The draft National Education Policy (NEP) has revived the old wounds over the contentious three-language formula. The draft policy report, unveiled soon after the NDA took over the reins for a second term, has sparked off widespread outrage and anti-Hindi sentiments in the South, particularly in Tamil Nadu. Making Hindi teaching in schools mandatory in non-Hindi speaking States is bound to be met with resistance. Though the government has assured that Hindi will not be imposed on any State, there are genuine apprehensions about the intent behind the exercise, which is seen as part of a larger plan to subsume other linguistic cultures in the name of national integration. In this regard, the BJP is always viewed with suspicion by regional parties in the South which harp on linguistic identity to protect their turf. The Centre must realise that any attempt to subsume the diverse linguistic cultures by couching it under the guise of national unity will not work. It must put an end to the campaign to promote Hindi as the sole national language. It simply will not find traction in a diverse country like ours. Imposing Hindi on non-Hindi speaking States in the name of three-language formula is not the best way to promote national unity. It will be counter-productive and lead to avoidable tensions. The draft of the policy was submitted to new HRD Minister Ramesh Pokhriyal by the committee headed by eminent scientist K Kasturirangan.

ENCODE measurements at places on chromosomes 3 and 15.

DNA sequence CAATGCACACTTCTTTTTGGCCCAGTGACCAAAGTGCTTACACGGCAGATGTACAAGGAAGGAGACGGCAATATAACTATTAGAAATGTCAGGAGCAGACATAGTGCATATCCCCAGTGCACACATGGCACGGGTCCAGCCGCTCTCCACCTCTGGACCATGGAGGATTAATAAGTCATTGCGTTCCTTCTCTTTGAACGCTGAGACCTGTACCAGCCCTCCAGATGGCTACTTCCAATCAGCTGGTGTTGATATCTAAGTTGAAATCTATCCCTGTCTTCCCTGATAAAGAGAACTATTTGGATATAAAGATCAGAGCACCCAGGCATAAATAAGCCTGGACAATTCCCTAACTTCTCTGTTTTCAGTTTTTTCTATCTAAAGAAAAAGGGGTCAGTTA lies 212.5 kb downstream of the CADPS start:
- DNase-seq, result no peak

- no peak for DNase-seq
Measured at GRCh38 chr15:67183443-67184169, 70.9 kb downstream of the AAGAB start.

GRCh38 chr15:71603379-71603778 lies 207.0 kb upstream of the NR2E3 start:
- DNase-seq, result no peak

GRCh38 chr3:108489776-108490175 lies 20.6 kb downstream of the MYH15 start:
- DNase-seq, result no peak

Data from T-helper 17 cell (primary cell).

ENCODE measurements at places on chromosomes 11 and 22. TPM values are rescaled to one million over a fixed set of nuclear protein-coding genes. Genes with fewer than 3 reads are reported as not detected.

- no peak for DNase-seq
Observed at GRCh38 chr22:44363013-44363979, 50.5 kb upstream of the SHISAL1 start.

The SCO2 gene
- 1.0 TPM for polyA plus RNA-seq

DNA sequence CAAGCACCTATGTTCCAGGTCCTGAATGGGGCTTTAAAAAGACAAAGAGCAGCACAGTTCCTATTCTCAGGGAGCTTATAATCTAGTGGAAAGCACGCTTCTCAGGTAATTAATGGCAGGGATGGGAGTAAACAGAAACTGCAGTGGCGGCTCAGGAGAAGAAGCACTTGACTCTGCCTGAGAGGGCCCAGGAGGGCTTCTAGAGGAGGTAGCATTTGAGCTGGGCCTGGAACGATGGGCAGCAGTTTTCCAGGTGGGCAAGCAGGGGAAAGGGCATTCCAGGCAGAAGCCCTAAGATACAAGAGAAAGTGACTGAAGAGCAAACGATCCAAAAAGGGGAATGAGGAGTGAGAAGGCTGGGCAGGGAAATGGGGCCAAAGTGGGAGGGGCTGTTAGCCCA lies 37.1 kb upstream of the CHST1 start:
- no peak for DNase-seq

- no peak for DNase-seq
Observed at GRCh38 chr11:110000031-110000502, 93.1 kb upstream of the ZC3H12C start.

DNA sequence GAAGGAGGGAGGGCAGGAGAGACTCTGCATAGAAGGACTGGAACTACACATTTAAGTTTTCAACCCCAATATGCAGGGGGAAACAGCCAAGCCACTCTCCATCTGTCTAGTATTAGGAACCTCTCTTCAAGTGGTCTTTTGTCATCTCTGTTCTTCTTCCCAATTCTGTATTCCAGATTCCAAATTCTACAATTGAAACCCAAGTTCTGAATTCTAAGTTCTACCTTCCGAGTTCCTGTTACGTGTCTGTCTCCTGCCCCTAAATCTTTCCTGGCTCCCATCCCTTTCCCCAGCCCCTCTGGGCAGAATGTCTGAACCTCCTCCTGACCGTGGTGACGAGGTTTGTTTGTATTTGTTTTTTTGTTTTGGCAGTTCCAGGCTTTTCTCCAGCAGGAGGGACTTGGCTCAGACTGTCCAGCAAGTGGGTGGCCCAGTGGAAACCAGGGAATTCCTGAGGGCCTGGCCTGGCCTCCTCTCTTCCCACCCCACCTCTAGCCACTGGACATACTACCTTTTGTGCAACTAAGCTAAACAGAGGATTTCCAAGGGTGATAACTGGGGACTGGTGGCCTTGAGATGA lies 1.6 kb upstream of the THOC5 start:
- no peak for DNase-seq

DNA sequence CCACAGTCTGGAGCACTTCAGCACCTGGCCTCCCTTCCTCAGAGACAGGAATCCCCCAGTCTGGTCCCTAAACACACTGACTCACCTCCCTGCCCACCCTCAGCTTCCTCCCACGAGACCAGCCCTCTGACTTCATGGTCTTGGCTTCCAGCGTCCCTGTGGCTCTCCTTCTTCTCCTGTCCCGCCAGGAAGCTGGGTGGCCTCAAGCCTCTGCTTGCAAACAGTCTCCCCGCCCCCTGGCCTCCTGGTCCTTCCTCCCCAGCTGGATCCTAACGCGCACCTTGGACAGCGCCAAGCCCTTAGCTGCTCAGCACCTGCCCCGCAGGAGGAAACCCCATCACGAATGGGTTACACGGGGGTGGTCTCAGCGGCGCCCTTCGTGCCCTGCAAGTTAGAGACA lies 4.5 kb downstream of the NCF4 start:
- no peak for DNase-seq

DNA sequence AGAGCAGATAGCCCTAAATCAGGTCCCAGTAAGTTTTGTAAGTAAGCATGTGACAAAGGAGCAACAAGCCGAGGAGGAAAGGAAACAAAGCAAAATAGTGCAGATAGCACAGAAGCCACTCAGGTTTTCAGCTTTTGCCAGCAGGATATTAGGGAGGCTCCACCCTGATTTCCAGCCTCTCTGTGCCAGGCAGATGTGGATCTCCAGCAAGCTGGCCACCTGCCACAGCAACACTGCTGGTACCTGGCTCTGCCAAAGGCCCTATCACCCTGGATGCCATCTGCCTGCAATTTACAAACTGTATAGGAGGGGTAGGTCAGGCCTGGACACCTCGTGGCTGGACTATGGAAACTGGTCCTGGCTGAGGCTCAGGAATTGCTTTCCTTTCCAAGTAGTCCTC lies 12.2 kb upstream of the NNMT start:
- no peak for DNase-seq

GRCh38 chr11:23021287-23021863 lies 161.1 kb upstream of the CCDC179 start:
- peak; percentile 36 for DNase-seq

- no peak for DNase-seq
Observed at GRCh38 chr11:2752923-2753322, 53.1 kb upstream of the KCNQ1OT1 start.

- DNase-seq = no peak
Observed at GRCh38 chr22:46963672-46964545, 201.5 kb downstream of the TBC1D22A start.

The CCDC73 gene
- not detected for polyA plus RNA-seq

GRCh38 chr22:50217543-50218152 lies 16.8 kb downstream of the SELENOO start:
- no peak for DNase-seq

The draft policy has recommended a three-language formula throughout the country to promote multilingual communication abilities for students. What triggered uproar was that the draft policy required students from non-Hindi States to study Hindi and English apart from the regional language. Many parties from the South, especially in Tamil Nadu, alleged that it was an attempt by the Modi government to impose Hindi on non-Hindi speaking students. Critics see the BJP’s public embrace of Hindi as a political ploy to impose what the saffron Parivar considers a symbol of India’s core culture on the rest of the country. The primary purpose of a language is to help people communicate — among themselves and with the government. Since Hindi is limited to a geographic region, the makers of our Constitution adopted the pragmatic approach of retaining it just as one of the many official languages in the country. When it comes to communicating with each other, the argument that Hindi is the lingua franca of India is flawed. Except for Uttar Pradesh, Madhya Pradesh, Rajasthan and Bihar, almost every State has a language of its own. Even in these four States, there is no standard spoken Hindi. Language should be seen as an aspirational tool to help people compete globally.